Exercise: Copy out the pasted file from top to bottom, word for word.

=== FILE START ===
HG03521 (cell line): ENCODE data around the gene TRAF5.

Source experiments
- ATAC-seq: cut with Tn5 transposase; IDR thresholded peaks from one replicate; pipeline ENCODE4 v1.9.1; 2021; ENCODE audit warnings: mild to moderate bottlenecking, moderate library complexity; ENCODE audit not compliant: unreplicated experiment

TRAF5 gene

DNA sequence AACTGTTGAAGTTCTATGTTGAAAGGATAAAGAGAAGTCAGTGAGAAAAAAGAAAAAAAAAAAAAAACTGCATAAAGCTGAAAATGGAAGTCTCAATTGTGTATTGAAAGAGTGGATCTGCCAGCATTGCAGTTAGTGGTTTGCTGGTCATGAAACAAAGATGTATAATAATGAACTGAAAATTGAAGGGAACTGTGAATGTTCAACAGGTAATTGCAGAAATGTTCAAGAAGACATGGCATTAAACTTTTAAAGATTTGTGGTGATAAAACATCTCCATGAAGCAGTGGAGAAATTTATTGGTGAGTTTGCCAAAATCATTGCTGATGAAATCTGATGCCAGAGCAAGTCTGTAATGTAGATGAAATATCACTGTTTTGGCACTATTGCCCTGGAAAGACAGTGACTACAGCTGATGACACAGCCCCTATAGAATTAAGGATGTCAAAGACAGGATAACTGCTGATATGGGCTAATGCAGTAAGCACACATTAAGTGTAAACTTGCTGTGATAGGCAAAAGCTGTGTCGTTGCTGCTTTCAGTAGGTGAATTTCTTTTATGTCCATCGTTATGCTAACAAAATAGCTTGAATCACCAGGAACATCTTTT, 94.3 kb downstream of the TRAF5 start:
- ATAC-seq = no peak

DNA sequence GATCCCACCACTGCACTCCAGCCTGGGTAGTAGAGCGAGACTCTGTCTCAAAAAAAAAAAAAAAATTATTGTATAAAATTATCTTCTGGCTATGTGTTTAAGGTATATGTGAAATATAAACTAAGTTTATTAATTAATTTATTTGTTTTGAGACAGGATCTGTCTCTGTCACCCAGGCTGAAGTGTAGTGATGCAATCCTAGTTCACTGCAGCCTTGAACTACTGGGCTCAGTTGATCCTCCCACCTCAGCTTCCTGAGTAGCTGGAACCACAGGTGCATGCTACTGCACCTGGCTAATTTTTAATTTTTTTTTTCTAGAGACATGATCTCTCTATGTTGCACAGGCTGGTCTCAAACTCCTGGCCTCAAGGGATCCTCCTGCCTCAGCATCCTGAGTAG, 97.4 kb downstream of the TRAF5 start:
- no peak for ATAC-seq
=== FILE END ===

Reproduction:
HG03521 (cell line): ENCODE data around the gene TRAF5.

Source experiments
- ATAC-seq: cut with Tn5 transposase; IDR thresholded peaks from one replicate; pipeline ENCODE4 v1.9.1; 2021; ENCODE audit warnings: mild to moderate bottlenecking, moderate library complexity; ENCODE audit not compliant: unreplicated experiment

TRAF5 gene

DNA sequence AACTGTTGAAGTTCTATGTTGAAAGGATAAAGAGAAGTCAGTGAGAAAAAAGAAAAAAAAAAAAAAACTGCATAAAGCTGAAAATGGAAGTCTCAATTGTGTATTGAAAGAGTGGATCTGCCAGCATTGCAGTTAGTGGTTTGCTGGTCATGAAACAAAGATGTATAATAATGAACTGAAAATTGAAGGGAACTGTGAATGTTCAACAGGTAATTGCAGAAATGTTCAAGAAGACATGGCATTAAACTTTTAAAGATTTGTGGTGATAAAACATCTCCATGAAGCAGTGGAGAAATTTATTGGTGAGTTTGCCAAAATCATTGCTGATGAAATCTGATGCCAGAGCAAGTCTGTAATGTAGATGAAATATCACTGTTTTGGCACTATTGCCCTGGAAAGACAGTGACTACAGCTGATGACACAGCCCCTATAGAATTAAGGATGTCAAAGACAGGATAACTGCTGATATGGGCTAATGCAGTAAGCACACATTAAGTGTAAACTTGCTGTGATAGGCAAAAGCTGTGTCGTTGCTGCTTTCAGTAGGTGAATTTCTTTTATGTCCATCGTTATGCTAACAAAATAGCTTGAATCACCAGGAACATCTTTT, 94.3 kb downstream of the TRAF5 start:
- ATAC-seq = no peak

DNA sequence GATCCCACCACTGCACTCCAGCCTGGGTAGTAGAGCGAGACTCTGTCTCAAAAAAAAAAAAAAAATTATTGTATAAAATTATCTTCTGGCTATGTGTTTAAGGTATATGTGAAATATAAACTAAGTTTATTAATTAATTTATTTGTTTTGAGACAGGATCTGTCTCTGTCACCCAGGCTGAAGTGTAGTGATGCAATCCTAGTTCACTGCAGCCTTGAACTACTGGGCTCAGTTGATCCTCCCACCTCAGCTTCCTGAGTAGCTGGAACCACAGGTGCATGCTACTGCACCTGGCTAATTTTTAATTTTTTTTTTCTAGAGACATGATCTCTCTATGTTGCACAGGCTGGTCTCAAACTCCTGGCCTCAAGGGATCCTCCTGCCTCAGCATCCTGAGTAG, 97.4 kb downstream of the TRAF5 start:
- no peak for ATAC-seq